On the other hand, ACV will pay the amount of money necessary to replace your home and items, minus any depreciation. This means that, even if you paid a certain amount for an item, your insurer would only look at what it was worth at the time of the accident. Many insurers will use factors about items such as their age to figure out the depreciation. Like replacement cost, you’ll only have to pay your deductible.

How Much Homeowners Costs

The cost of homeowners insurance can vary depending on several factors. And many companies likely have different prices or look at different things when deciding your rates. In general, you can expect to pay more if you appear to be at a high risk of filing claims.

  • The type of policy and coverage you get. Some policies can come with more protection and can lead to higher rates. Other policies come with less but can be more affordable. Extra coverages such as endorsements can also make your insurance more expensive.

  • Claims history. Filing more claims in a short period costs your insurer more money. It’s likely your rates will reflect that.

  • How high you set your deductible. Setting a higher deductible can lower rates since you assume more risk if a peril affects your house. But if you have a lower deductible, your insurer will charge you more for the increased risk they have to take on.

  • Where you live. Home insurance rates can be higher if you live in an area with a high crime rate or that’s at risk of accidents and natural disasters.

  • Credit score. Your credit history can reflect your reliability as a customer or homeowner. You could pay more if your insurer thinks you have a spotty past.

  • Features about your home. Certain features about your house can shift your rates. For instance, having a security system could help lower your rates because it prevents danger. But owning a owning a swimming pool could be a potential hazard for yourself or your guests and raise your premium.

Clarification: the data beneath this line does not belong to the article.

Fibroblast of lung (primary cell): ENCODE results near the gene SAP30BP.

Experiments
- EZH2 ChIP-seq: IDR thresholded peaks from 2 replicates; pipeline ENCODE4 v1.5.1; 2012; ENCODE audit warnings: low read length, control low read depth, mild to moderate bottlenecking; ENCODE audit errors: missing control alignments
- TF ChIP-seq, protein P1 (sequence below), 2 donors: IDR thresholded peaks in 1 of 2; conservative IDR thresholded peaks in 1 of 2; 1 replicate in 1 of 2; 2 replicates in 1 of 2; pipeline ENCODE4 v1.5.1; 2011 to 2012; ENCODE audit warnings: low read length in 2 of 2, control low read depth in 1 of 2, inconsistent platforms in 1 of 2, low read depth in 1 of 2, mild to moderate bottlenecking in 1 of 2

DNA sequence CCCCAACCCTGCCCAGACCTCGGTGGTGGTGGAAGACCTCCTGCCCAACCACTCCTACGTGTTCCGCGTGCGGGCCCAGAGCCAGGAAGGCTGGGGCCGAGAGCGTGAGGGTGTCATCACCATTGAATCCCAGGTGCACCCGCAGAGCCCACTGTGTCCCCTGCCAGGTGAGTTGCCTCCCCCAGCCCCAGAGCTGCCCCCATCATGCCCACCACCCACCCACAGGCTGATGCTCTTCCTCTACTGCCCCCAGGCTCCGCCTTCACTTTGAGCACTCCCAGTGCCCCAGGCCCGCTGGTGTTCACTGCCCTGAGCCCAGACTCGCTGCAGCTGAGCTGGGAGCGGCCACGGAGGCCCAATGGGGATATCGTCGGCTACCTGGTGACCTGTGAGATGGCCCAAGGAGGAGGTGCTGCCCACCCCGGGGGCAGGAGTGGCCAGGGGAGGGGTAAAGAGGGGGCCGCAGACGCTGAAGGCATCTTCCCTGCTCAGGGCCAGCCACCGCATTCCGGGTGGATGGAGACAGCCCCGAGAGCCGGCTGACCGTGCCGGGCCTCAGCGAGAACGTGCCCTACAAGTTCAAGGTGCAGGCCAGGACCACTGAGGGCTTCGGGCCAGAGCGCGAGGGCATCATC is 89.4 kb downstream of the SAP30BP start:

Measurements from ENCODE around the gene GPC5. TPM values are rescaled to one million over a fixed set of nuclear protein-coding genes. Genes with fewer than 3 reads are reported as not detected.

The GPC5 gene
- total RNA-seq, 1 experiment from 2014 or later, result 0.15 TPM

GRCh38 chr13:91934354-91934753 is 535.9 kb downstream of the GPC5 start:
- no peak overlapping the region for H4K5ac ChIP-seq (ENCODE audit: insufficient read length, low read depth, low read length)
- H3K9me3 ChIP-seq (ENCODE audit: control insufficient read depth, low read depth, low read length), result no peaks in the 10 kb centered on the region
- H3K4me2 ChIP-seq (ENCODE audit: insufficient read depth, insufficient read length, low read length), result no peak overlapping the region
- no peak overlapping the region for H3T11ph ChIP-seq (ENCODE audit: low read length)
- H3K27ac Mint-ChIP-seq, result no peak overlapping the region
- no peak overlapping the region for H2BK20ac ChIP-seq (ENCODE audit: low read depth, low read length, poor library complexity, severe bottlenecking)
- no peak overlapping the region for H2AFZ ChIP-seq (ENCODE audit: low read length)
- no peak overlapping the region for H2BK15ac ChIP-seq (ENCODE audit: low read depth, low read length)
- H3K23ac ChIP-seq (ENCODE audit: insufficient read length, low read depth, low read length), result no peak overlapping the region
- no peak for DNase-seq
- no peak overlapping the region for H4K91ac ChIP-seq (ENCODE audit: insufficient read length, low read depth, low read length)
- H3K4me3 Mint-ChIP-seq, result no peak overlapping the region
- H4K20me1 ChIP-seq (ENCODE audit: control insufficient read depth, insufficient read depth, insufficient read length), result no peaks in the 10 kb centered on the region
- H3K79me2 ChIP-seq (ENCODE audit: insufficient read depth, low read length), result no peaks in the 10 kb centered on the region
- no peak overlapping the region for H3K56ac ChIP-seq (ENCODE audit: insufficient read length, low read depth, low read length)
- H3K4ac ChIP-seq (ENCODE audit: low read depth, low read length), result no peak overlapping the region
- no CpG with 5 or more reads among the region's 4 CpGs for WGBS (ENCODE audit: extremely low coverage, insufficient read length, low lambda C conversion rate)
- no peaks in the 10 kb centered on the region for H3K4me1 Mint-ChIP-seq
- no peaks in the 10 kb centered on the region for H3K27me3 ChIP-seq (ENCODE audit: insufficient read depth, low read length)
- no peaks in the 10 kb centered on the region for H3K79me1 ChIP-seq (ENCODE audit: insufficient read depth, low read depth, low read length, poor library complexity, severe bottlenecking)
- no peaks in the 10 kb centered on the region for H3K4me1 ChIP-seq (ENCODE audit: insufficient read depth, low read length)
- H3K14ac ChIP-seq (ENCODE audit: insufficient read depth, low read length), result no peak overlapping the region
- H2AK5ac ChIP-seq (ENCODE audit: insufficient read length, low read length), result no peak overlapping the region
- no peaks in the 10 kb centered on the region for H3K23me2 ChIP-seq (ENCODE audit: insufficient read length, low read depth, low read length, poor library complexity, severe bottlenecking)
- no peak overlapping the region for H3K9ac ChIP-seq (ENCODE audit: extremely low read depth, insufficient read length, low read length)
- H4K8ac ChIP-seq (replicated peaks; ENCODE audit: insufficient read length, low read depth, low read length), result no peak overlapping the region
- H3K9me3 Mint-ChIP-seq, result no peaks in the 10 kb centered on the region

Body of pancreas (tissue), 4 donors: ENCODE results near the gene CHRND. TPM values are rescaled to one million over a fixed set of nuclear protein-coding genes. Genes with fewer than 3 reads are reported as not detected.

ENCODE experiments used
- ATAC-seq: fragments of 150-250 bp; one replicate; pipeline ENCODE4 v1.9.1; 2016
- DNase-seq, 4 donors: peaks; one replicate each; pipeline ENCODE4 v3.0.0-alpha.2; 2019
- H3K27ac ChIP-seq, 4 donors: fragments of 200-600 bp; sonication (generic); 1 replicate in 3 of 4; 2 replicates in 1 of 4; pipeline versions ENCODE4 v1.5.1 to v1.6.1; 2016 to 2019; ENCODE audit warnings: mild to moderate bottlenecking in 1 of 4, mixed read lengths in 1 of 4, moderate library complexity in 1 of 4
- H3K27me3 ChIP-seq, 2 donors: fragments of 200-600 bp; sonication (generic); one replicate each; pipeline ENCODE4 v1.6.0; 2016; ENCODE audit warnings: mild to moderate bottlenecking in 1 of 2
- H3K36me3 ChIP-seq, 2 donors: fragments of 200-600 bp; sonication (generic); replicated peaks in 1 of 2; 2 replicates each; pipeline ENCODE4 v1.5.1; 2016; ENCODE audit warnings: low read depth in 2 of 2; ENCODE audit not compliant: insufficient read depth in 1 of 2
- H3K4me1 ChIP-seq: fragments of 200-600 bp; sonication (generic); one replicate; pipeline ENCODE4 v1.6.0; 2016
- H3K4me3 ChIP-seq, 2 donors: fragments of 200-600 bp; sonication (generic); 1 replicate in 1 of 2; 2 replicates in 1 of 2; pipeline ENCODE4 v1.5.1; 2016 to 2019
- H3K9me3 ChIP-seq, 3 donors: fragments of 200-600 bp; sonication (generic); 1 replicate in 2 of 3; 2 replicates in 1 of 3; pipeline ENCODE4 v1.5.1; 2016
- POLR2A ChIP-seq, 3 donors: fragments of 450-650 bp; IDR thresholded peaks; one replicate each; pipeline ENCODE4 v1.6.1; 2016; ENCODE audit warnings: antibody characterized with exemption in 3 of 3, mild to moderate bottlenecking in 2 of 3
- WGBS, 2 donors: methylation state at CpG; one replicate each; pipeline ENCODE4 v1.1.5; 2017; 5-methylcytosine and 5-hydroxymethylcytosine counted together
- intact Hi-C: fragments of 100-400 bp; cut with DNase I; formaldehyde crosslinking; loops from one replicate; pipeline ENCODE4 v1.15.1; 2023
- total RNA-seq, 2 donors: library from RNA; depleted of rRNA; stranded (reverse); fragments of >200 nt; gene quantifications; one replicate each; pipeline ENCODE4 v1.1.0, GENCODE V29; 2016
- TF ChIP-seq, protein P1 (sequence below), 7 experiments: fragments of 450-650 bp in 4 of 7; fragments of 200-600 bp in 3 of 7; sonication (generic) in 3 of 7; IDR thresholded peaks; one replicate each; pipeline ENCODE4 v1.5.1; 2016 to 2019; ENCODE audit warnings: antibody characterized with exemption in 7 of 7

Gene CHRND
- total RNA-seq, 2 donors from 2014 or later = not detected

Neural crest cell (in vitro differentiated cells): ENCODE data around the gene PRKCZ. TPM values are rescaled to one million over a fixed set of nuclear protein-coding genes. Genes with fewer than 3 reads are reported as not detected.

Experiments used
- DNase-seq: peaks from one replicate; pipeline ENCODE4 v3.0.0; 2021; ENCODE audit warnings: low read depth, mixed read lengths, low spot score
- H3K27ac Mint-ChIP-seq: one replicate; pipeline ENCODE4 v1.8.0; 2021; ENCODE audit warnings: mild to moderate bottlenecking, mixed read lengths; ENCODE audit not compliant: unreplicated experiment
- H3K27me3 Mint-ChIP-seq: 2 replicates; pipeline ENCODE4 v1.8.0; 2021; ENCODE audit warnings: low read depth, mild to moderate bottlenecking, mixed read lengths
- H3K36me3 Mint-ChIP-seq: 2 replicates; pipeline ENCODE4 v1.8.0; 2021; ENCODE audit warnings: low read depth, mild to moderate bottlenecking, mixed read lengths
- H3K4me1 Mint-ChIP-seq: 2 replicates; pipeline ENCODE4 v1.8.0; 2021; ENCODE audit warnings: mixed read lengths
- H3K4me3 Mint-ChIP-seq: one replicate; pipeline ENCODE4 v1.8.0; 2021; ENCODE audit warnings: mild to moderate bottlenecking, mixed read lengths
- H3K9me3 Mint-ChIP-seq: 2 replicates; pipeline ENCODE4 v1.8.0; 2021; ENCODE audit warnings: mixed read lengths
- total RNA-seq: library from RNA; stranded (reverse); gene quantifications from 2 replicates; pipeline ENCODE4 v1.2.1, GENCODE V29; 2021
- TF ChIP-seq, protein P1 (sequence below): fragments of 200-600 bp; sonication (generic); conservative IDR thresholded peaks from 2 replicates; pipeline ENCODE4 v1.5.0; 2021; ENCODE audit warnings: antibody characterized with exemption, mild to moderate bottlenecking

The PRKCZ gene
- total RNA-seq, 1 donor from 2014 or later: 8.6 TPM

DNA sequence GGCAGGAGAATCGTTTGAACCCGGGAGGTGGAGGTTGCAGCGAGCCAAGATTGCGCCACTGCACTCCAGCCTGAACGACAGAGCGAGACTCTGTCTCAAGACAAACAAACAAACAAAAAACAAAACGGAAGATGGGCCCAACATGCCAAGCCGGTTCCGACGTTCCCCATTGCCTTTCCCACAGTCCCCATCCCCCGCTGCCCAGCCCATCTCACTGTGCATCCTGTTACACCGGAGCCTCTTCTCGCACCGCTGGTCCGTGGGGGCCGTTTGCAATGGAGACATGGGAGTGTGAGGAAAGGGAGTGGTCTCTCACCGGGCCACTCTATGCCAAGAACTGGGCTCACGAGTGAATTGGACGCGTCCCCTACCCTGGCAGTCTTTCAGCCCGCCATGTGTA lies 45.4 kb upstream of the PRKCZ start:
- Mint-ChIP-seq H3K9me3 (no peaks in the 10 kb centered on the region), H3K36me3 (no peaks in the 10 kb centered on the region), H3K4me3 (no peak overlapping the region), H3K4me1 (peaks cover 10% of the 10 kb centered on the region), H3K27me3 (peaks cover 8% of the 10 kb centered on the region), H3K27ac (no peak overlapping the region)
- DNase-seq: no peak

It’s important to remember that how much you pay with one company may not be how much you’ll pay with another. It’s always a clever buying strategy to compare home insurance prices between insurers if you suspect you’re paying too much. You never know, the right deal for homeowners coverage could be elsewhere.

Frequently Asked Questions

Why do I need homeowners insurance?

Homeowners insurance can shield your house and finances when disaster strikes. Without it, you’d need to pay out of pocket to replace your house or the items in it. It’s not required by any state, but many mortgage lenders require coverage to prevent significant financial losses.

What does home insurance cover?

Homeowners insurance protects you in four important ways: The first is obvious, your house. It’s a no-brainer that this sort of coverage would in some way pay for damages to your house. Personal liability is also included in a standard policy. Your personal belongings are also covered wherever you take them, including when you’re on the road. Finally, when you can’t live in your home while it’s being repaired, loss of use pays for temporary living arrangements until the work is completed.

What isn’t covered by a homeowners policy?

Insurers are very specific about the 16 named perils a homeowners policy covers. They are even more particular when it comes to what your home insurance won’t pay for. They are, in no particular order: earthquakes, floods, sewer backups, landslides and foundation settling, animals and pests, and lack of maintenance. You can often purchase supplemental coverage for some of these. Ask your agent for details.

How much coverage should I buy for my home?

How much home insurance you should buy largely depends on many things. You should begin by asking yourself how safe your house is from potential perils. For example, if you live somewhere with lots of crime or natural disasters, you may want to buy more protection. It’s always a good idea to buy as much as you can afford. More coverage can sometimes mean that you’re spending more money, but it can also give you some peace of mind.